Policies at the federal, state, and district level.
Policies at the federal, state, and district level significantly influence many aspects of school counseling and college advising. Policies, practices, and procedures at every level must be clear and coherent to eliminate misalignment or contradiction. Policymakers must understand and appropriately specify the vital role of school counselors and strategic partnerships in legislation and programs.
- Federal policy drives school practice across the nation. Large federal legislation such as the Elementary and Secondary Education Act and No Child Left Behind, do not specifically mention school counselors nor define their role in these programs, even though school counselors are critical players in carrying out the legislation. Federal funding, through grant programs like the College Access Challenge Grant, are critical to college access organizations and other strategic partners in this work.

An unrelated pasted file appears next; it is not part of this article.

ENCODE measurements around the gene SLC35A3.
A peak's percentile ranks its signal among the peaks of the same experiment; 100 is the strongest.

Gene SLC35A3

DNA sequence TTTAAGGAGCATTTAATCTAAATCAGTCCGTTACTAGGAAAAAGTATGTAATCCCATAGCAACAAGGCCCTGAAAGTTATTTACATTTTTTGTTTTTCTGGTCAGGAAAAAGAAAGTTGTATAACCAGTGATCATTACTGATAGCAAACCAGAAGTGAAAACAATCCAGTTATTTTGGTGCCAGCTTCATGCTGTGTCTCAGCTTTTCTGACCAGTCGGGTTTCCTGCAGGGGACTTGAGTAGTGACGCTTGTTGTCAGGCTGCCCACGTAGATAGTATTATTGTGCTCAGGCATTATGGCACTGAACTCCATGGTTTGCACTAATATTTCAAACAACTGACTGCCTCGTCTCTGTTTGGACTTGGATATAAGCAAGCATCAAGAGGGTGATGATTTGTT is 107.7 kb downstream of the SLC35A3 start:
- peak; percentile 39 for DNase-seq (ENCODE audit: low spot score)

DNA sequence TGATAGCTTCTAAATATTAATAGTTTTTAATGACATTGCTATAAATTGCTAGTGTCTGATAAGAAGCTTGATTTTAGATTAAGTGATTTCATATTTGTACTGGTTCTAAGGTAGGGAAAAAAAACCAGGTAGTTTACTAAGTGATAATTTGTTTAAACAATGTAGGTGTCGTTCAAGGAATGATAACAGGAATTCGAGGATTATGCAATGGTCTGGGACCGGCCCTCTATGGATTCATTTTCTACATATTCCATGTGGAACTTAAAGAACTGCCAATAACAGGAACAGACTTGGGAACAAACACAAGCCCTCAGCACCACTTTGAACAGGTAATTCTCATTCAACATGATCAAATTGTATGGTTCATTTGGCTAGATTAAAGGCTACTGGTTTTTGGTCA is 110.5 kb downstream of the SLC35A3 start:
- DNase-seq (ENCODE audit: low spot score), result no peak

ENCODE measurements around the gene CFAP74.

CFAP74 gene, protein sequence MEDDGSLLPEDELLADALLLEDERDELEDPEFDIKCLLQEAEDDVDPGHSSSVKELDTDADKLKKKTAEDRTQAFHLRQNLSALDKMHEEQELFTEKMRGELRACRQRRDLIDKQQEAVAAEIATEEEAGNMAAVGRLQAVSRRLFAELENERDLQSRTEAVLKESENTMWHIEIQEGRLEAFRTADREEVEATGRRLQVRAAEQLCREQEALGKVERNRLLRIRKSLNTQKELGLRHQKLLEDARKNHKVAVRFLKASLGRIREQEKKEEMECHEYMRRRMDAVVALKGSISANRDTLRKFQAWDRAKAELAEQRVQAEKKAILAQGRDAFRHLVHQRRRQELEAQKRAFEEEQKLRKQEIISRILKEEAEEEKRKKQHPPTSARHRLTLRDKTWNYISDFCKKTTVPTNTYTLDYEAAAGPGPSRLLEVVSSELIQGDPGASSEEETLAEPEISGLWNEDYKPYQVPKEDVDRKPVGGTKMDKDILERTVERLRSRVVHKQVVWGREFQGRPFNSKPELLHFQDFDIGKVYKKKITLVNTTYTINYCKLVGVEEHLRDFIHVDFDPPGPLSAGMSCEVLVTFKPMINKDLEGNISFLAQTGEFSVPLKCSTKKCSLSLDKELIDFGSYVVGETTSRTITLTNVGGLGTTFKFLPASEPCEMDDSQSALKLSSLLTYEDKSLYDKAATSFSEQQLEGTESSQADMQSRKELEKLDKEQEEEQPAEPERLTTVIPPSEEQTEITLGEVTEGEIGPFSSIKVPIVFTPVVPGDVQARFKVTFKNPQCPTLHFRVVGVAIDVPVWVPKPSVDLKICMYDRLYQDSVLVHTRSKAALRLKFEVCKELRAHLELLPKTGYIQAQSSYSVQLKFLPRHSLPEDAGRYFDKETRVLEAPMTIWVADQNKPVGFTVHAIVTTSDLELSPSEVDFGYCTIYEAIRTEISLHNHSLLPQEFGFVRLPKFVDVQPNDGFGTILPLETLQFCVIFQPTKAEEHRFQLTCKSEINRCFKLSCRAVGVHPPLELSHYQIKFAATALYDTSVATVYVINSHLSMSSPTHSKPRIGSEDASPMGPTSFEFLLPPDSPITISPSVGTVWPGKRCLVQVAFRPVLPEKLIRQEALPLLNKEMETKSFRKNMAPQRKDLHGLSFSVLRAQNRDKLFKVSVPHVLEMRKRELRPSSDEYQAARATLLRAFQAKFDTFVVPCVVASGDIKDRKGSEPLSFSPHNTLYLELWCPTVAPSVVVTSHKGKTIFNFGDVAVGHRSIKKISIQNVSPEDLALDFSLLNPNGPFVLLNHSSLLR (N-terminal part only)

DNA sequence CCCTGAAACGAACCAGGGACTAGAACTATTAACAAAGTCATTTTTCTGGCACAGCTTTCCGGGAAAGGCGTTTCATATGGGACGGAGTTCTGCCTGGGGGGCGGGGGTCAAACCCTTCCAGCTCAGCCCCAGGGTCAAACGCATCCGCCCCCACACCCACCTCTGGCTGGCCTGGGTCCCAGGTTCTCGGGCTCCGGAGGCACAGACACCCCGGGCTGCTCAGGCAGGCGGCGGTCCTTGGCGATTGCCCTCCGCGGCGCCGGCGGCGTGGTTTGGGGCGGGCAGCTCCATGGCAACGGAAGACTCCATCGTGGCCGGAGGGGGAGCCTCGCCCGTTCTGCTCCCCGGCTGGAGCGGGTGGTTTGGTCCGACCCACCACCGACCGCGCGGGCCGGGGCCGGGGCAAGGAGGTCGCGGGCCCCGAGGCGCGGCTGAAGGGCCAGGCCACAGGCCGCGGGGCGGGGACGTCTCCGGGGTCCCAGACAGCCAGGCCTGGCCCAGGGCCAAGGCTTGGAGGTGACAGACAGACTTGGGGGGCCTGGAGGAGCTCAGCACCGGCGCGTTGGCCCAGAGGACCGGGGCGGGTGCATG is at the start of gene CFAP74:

- State-level regulations, set by both state legislatures and departments of education, often determine school counselor licensing and credentialing requirements and in some states define roles and responsibilities; set maximum allowable ratios; and provide performance appraisal systems. Â States also have the power to create credentials for college access professionals, who work directly with students on the college process.
- District and local policies may determine the level of urgency to this work, school counselor job roles and responsibilities, student-counselor ratios school counselor evaluation systems, funding and opportunity for strategic partnerships, accountability systems and availability of data around college and career benchmarks.